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In Publisher 2010 Essential Training, author David Rivers demonstrates how to create professional publications, such as brochures, newsletters, and menus. Using real-world examples, the course includes an overview of the different types of publications available in Publisher, shows how to use Publisher's tools for modifying text, objects, and tables, and explains how to customize layout and design options. Tutorials on performing mail merges and preparing publications for the web and for print are also included. Exercise files accompany the course.
While some of the publications you create in Publisher 2010 will be designed for printing at home on an inkjet style or laserjet printer, you may also need a more professional look, and you'll consider taking your publication to a commercial print house. In those cases, you'll want to address certain settings that are necessary. We are going to do that now, working with our Resume2 publication, and we will just go to Backstage view by clicking the File tab. And with Info selected, you'll notice there's a button for Commercial Print Settings.
Those are few different settings that you will need to consider. So we will click this button, and we will start with the first one, which is Choosing a Color model. When you select this you'll see the Color Model dialog box open up, and right at the top you'll see the default, which is Any color(RGB), which is best for your desktop printer like an inkjet or a laserjet printer. However, if you're going to be taking it to commercial print house, you might want to talk to them first, ask them what they prefer, and then find it on the list, select it, such as CMYK. You will see a little message saying that all the colors will be converted to the process colors. And if you have any transparent fills or lines, they become solid.
So you can choose not to see this message again, because it will pop up every time you select something other than RGB, or just click OK. Now you'll see the inks and a Colors tab, and all you've to do is click OK to have that setting changed for your current publication. Let's go back to Commercial Print Settings, and go down to Managing Embedded fonts. Now your commercial print house may say that they don't want the fonts embedded, or they do want them. So you have some options here. Embed TrueType fonts when saving the publication, that's a first check box.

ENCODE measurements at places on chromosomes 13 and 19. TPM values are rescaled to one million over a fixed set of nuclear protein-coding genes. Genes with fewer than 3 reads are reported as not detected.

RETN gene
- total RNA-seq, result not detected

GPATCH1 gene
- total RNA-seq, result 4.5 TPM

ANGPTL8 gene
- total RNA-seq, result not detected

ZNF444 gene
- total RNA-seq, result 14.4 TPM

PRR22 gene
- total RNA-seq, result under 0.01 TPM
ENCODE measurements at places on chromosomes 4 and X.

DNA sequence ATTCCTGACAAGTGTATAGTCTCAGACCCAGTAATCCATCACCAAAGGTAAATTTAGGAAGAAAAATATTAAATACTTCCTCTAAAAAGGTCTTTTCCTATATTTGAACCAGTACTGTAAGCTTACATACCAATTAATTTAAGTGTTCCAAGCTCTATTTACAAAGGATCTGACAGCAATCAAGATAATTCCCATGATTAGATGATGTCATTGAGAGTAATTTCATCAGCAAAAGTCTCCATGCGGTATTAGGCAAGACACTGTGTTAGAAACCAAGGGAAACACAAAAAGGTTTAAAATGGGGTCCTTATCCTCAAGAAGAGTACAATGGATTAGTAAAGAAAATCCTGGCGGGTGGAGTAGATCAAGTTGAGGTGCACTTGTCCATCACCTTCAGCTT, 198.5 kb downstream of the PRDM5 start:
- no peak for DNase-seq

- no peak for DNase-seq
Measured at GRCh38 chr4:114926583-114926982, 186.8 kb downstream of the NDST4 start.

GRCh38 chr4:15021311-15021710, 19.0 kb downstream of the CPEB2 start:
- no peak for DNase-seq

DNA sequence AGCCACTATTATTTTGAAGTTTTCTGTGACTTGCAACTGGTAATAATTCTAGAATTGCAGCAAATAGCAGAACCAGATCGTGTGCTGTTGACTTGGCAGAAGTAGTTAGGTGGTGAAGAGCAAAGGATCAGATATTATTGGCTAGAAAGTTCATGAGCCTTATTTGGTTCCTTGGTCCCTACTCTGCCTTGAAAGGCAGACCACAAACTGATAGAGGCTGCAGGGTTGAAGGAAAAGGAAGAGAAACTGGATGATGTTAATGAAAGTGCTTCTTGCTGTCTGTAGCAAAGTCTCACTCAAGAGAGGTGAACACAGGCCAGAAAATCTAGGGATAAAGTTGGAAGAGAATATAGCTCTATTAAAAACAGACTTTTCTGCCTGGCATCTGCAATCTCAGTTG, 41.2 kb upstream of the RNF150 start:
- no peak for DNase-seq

Subset fonts when embedding is another option, or you can choose not to embed common system fonts. So the system fonts that are common on pretty much every computer you go to, you can choose not to embed those. So again, ask your commercial print house what they prefer. Once you have made the selection, click OK, and that is about to be saved with the publication. And we will go back to the Commercial Print Settings button to look at the last one, which is Registration Settings. So trapping, overprint and spot colors settings. Again, this is something that you would want to discuss with your commercial print house, such as the trapping and when colors overlap one another there are certain degrees of trapping that are taken into consideration.
So if you click this check box, you'll be able to adjust the width and the indeterminate to trap settings. You can also only allow spread traps on text glyphs and so on. If you don't know what this means, no problem; your commercial print house will know what it means. They'll tell you exactly what to select here, and once you have made your selections, you'll click OK. Of course, you'll want to save your publication, so we'll go back out of Backstage view here, just click the Save button in the Quick Access toolbar to save those settings, and you will be ready to send it off to your print house exactly the way they need it to create that professional-looking print job.
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